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Church of Scientology Denies Claims From Leah Remini’s Docuseries That It Spied on Former Members

A former high-ranking member of the Church of Scientology told Leah Remini on the Tuesday, December 6, episode of her new A&E docuseries that the church allegedly spied on him with a hidden camera placed outside of his home after he left the organization.

Leah Remini
Leah Remini in ‘Scientology and the Aftermath’ on A&E.

“[My wife, Christie, and I] got an anonymous letter in our mailbox saying, ‘You shouldn’t be associating with your neighbor.’ And I go, ‘Wait a minute. Where are they watching from?'” Mike Rinder said on Leah Remini: Scientology and the Aftermath. “So I walked up around the street and I went, ‘Oh, right there.’ There’s this stupid birdhouse that I’ve seen a hundred times, never even giving it a second thought, and so I went and got a ladder and I walked over there, opened the lid and there’s a camera inside of the birdhouse pointing at our house.”

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During the episode, Rinder — who once worked closely with church leader David Miscavige and others — also claimed that he was being followed and that one of his neighbors was a private eye hired to spy on his family. The church, however, adamantly denies the claims.

Mike Rinder
Mike Rinder in ‘Scientology and the Aftermath’ on A&E.

“Spreading lies and misinformation about Scientology is how Mike Rinder makes his living,” Karin Pouw, a spokesperson for the Church of Scientology, said in a statement to Us Weekly. “Mike Rinder has not stepped inside a Church in nearly a decade. The Church expelled him for severe malfeasance and has had nothing to do with him since. Rinder admitted under oath to being paid by the hour by plaintiffs’ attorneys filing frivolous lawsuits against the Church, which one for one have been dismissed from the courts. In one case, attorneys adverse to the Church paid Rinder more than $22,000. He is now being paid by tabloid media. Rinder is trying to do what he knows anti-Scientologists have done for years, intentionally misinterpret and unfairly tarnish the Church with lies. The truth is that current Church leadership never has and never would tolerate unethical conduct, which is why individuals like Rinder were removed. For more, visit”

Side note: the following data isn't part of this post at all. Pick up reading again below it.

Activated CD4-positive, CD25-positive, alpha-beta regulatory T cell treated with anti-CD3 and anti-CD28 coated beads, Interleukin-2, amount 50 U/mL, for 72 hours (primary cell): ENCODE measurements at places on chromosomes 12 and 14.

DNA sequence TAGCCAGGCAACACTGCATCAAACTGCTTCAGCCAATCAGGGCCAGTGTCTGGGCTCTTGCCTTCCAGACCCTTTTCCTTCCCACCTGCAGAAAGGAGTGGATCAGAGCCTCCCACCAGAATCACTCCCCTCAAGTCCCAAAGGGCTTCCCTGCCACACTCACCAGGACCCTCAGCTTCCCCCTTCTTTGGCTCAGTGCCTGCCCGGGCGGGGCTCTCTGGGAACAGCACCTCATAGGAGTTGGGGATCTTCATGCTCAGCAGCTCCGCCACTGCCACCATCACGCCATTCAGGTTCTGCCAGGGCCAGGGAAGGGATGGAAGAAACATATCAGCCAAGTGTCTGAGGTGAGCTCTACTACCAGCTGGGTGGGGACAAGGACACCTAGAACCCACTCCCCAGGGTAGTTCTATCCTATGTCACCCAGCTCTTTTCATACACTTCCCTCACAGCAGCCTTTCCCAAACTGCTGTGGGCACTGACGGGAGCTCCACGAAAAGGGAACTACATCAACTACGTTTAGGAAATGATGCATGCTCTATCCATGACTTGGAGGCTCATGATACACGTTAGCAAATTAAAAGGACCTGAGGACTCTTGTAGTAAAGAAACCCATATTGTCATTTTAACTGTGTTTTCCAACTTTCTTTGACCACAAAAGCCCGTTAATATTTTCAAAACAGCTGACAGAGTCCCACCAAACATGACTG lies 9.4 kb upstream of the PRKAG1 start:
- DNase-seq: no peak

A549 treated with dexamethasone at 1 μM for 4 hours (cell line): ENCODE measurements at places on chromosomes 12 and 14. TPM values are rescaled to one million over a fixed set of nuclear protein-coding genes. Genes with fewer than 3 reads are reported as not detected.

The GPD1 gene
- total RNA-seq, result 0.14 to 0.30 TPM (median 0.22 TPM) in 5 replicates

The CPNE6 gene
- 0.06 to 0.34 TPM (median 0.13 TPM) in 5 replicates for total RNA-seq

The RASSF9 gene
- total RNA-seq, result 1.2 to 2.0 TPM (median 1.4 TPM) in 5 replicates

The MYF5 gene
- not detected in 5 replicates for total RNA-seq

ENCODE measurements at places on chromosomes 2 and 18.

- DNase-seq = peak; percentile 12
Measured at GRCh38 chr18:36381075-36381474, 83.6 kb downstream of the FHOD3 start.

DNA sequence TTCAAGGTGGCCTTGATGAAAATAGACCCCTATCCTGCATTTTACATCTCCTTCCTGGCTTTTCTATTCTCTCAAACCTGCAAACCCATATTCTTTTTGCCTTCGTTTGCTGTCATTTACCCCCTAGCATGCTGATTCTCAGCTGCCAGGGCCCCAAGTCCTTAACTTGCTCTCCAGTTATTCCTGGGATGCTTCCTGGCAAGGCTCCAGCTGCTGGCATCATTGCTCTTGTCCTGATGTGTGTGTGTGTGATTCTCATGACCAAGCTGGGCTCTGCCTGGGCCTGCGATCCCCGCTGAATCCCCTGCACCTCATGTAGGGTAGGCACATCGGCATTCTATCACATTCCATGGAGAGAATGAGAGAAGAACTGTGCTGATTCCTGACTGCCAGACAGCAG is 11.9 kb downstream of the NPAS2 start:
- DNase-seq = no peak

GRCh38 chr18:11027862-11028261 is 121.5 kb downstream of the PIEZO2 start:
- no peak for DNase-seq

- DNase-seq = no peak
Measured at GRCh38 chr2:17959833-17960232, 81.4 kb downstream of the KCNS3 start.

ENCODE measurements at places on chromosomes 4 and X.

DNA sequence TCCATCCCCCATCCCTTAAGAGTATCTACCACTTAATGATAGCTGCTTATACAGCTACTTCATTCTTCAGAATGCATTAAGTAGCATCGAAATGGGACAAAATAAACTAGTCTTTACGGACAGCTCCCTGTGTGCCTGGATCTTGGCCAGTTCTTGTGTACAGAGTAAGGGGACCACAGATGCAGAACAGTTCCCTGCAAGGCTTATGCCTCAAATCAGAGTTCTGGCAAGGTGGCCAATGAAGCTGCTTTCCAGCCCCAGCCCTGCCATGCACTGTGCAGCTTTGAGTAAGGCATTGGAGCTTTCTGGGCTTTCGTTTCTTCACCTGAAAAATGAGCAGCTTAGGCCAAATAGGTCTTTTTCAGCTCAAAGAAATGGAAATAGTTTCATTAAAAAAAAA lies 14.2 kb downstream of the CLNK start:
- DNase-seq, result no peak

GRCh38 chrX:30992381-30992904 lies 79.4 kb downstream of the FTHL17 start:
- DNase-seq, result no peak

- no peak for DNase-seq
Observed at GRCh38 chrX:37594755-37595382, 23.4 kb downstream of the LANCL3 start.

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During production of this episode, A&E received letters from both the Church of Scientology and lawyers for Rinder’s ex-wife and brother, which discredited the former member’s trustworthiness. In one letter, which the network posted to its website, the church claims Rinder “has been peddling this lie to the media since 2009 after vehemently denying it repeatedly in the press for more than two decades” before listing examples of his “record of dishonesty.”

Last month, Remini, 46, exclusively told Us Weekly that she is “considered an enemy of the church” three years after leaving the organization. “If I see bullying, I get involved,” the King of Queens alum explained. “It’s the Brooklyn in me. It is!”

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The Church of Scientology has repeatedly denied Remini’s allegations. The organization previously told Us in a statement: “Leah Remini is doing this show for the money, just as she profited from her book [Troublemaker: Surviving Hollywood and Scientology]. In addition, she attempted to extort the Church by first demanding $500,000, followed by an additional $1 million, because the Church invoked its First Amendment right to respond to her false claims with the truth. This shows the extent Leah Remini is willing to go to in order to distort the truth about Scientology. For the Church’s perspective and the truth about the bullies she now supports, go to”

Leah Remini: Scientology and the Aftermath airs on A&E Tuesdays at 10 p.m. ET.

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